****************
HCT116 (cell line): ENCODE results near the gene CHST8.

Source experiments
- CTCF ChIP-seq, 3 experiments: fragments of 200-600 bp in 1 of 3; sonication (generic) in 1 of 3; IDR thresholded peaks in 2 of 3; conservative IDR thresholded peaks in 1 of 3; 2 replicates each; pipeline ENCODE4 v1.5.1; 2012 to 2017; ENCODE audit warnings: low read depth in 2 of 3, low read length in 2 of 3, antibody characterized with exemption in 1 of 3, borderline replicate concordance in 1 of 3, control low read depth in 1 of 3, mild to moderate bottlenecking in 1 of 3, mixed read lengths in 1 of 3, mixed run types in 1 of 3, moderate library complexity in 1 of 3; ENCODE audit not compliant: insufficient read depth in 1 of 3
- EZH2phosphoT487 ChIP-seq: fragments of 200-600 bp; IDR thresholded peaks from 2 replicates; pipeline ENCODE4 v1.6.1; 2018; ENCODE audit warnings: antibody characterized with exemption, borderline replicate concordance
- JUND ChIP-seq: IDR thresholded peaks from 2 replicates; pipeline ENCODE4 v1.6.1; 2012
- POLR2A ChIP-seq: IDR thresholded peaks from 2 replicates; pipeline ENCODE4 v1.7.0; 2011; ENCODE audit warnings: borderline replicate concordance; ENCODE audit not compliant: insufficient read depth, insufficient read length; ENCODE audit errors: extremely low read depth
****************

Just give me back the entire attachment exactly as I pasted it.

HCT116 (cell line): ENCODE results near the gene CHST8.

Source experiments
- CTCF ChIP-seq, 3 experiments: fragments of 200-600 bp in 1 of 3; sonication (generic) in 1 of 3; IDR thresholded peaks in 2 of 3; conservative IDR thresholded peaks in 1 of 3; 2 replicates each; pipeline ENCODE4 v1.5.1; 2012 to 2017; ENCODE audit warnings: low read depth in 2 of 3, low read length in 2 of 3, antibody characterized with exemption in 1 of 3, borderline replicate concordance in 1 of 3, control low read depth in 1 of 3, mild to moderate bottlenecking in 1 of 3, mixed read lengths in 1 of 3, mixed run types in 1 of 3, moderate library complexity in 1 of 3; ENCODE audit not compliant: insufficient read depth in 1 of 3
- EZH2phosphoT487 ChIP-seq: fragments of 200-600 bp; IDR thresholded peaks from 2 replicates; pipeline ENCODE4 v1.6.1; 2018; ENCODE audit warnings: antibody characterized with exemption, borderline replicate concordance
- JUND ChIP-seq: IDR thresholded peaks from 2 replicates; pipeline ENCODE4 v1.6.1; 2012
- POLR2A ChIP-seq: IDR thresholded peaks from 2 replicates; pipeline ENCODE4 v1.7.0; 2011; ENCODE audit warnings: borderline replicate concordance; ENCODE audit not compliant: insufficient read depth, insufficient read length; ENCODE audit errors: extremely low read depth